US Long-Term Ecological Research Network

As the size and extent of biological data sets grow, scientists turn to new quantitative techniques, such as network analysis, to understand biological complexity over large scales. For network analysis of microbial datasets, topological ‘co-occurrence’ networks are generated from correlative metrics, in which nodes represent observed variables and significant correlations are represented by the edges connecting them. We used an unprecedented decade-long time series of freshwater bacterioplankton molecular community fingerprints to test the following hypotheses: (1) community co-occurrence networks from this sample set are non-random, (2) seasonality explains the organization and complexity of co-occurrence networks, and (3) community richness and diversity correlate to co-occurrence network complexity.

Surface water samples were collected from Lake Mendota, Wisconsin, USA, and analyzed by automated ribosomal intergenic spacer analysis as described previously (Shade et al., 2007). From 2000 to 2009, a total of 34 spring, 53 summer, and 34 autumn observations were made. Thirty-two environmental variables were collected at the same location and we then quantified the richness and diversity of the underlying communities, as well as the properties of spring, summer, and autumn bacterioplankton community and biogeochemical co-occurrence networks. Using local similarity analysis, topological co-occurrence networks were generated from correlations with significant (R>0.3) local similarity scores (Ruan et al., 2006). Network comparisons were made using characteristic path length (D), and clustering coefficient (CL; Kuchaiev et al., 2011).

From spring to autumn, network complexity decreased, as indicated by decreasing CL and increasing D (Fig. 1a). The underlying communities’ richness and diversity increased (Fig. 1a) and were significantly different. Our results indicate (1) non-random bacterioplankton co-occurrence networks and (2) an inverse relationship between network complexity and diversity and richness of the underlying communities for this system. Springtime conditions were favorable to fewer taxa (lower richness), but resulted in overall more co-occurrences between taxa, especially between the most abundant taxa. Barberán et al. (2011) hypothesized that soil microbial co-occurrence network complexity was inversely related to habitat heterogeneity across broad spatial scales. In contrast, we found that network complexity was not related to heterogeneity of community habitat, as estimated by the variance of 32 physical, chemical, and biological variables across seasons, or to the complexity of co-occurrence networks of environmental variables for each season.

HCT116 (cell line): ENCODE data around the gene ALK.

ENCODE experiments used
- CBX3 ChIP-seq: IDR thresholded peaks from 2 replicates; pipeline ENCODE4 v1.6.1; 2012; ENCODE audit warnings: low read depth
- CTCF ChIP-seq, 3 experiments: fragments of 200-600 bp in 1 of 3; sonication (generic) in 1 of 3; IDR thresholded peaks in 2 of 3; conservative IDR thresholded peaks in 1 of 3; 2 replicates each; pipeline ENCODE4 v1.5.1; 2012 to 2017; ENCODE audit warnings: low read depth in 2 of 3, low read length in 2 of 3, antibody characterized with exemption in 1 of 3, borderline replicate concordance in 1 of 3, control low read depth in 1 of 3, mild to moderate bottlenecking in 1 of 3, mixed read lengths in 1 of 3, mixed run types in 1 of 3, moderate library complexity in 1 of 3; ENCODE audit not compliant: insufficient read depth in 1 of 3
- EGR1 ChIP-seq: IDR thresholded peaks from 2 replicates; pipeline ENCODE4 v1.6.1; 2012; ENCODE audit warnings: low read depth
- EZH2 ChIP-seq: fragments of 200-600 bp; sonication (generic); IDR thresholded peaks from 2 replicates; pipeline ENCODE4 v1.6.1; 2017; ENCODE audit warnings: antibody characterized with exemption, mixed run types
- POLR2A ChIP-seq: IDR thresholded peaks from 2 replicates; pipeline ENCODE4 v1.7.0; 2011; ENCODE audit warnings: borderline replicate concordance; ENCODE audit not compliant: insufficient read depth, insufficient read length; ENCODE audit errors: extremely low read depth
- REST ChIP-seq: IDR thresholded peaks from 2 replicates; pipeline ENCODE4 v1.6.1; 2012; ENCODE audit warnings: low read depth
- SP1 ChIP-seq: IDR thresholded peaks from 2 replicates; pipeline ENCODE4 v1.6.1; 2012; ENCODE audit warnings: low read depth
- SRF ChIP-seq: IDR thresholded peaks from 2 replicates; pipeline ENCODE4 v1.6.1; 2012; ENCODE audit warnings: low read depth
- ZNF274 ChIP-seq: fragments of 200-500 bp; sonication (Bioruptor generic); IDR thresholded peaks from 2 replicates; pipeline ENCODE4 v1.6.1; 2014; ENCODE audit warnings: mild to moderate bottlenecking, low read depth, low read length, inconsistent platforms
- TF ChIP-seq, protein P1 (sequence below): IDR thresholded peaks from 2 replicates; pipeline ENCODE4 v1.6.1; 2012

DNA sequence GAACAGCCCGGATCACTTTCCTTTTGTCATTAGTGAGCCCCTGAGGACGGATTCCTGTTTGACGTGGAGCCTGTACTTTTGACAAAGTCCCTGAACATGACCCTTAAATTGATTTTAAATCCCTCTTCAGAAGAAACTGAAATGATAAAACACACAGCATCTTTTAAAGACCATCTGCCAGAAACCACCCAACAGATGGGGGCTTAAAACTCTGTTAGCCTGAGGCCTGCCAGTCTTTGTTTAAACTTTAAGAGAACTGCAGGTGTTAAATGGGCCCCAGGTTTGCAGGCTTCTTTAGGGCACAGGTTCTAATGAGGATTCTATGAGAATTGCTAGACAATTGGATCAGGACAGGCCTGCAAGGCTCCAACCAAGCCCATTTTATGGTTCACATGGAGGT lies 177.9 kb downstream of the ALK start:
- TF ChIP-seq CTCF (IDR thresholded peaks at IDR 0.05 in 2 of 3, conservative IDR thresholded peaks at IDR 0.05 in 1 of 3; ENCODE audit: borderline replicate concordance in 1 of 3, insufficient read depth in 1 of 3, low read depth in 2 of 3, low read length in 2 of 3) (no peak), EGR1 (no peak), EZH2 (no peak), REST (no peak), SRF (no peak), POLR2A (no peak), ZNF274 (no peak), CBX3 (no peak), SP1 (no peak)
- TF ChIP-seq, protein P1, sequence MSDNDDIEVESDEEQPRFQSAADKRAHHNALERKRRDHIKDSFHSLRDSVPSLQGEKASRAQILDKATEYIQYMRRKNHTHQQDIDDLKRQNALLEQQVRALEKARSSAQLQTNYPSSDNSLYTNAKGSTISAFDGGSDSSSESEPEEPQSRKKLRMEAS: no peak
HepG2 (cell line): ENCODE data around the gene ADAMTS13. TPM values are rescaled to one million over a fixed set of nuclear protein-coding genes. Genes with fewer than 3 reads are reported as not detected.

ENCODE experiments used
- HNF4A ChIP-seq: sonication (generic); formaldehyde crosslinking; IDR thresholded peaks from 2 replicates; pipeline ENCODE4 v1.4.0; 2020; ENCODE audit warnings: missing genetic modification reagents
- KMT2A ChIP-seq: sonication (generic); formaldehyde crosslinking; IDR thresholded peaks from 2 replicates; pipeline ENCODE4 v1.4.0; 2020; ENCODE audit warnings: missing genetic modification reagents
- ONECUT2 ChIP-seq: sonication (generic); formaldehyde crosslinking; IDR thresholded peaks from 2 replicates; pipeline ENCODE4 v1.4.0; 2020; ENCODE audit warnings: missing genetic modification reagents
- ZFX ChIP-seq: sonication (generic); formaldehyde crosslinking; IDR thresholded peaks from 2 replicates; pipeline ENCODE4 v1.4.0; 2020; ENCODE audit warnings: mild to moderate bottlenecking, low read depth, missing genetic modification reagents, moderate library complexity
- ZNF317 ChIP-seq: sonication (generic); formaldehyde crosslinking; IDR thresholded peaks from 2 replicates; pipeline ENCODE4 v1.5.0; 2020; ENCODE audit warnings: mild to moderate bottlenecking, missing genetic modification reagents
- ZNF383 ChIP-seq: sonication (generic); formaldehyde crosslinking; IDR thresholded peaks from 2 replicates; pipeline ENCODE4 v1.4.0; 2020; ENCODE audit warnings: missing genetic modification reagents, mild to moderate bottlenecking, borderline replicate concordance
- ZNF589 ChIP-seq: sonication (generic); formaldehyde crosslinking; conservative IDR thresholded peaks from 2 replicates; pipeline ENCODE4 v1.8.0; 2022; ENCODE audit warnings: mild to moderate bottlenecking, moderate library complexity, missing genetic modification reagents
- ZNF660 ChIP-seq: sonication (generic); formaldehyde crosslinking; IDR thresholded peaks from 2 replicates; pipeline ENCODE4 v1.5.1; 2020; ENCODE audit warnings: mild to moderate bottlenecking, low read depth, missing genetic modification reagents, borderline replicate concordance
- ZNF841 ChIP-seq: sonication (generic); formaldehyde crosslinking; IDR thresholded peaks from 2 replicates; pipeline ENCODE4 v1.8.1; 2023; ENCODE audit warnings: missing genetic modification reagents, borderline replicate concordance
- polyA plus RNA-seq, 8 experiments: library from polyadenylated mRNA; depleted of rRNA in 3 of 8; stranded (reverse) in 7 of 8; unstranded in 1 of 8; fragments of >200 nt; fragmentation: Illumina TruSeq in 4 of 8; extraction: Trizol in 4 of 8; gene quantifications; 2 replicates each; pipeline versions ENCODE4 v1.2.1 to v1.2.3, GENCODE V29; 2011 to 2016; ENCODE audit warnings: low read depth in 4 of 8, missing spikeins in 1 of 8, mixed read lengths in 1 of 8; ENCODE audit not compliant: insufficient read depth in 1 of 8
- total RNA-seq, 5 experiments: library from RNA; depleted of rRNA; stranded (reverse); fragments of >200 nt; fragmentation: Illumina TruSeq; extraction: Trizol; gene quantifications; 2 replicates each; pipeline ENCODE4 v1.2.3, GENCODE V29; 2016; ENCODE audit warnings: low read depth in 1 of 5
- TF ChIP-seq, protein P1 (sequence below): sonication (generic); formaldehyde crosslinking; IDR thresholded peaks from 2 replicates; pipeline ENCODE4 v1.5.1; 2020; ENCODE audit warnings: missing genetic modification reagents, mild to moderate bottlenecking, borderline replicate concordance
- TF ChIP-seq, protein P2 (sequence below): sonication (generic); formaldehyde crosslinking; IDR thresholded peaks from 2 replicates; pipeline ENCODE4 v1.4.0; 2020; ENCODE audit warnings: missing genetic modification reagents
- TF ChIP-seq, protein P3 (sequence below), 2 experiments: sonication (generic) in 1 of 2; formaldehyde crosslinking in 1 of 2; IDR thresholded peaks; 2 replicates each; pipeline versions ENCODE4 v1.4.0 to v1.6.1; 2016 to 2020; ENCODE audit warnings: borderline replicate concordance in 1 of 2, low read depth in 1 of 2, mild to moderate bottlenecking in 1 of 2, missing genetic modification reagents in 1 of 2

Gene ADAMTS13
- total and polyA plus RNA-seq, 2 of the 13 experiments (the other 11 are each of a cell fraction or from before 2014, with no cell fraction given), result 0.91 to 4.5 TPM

Correlations (edges) between temperature, day length, and dissolved oxygen and bacterial taxa were more frequent than those between taxa and other variables. Increases in bacterioplankton community diversity and richness over the open water season may be due to changes in day length, and concomitant trends in water temperature and primary productivity, which lags insolation by ~ 7 weeks in this system (Brock, 1985). Diversity and latitude are negatively related in marine bacterial communities (Fuhrman et al., 2008; Pommier et al., 2007) and putative causes of the relationship are (1) higher productivity at lower absolute latitudes accommodates greater diversity and (2) temperature controls biological process rates, including speciation. We hypothesize that in temperate regions, annual cycles in temperature and productivity control diversity of aquatic microbial communities through time, much like latitude controls diversity globally.

 

Brock, T. D. 1985. A Eutrophic Lake: Lake Mendota, Wisconsin (p. 308). Springer Verlag.

Fuhrman, J. a, Steele, J. a, Hewson, I., Schwalbach, M. S., Brown, M. V., Green, J. L., & Brown, J. H. (2008). A latitudinal diversity gradient in planktonic marine bacteria. Proceedings of the National Academy of Sciences of the United States of America, 105(22), 7774-8. doi:10.1073/pnas.0803070105

Pommier, T., B. Canbäck, L. Riemann, K. H. Boström, K. Simu, P. Lundberg, A. Tunlid, and A. Hagström. 2007. Global patterns of diversity and community structure in marine bacterioplankton. Molecular ecology, 16(4), 867-80. doi:10.1111/j.1365-294X.2006.03189.x

Core Areas
NTL Keyword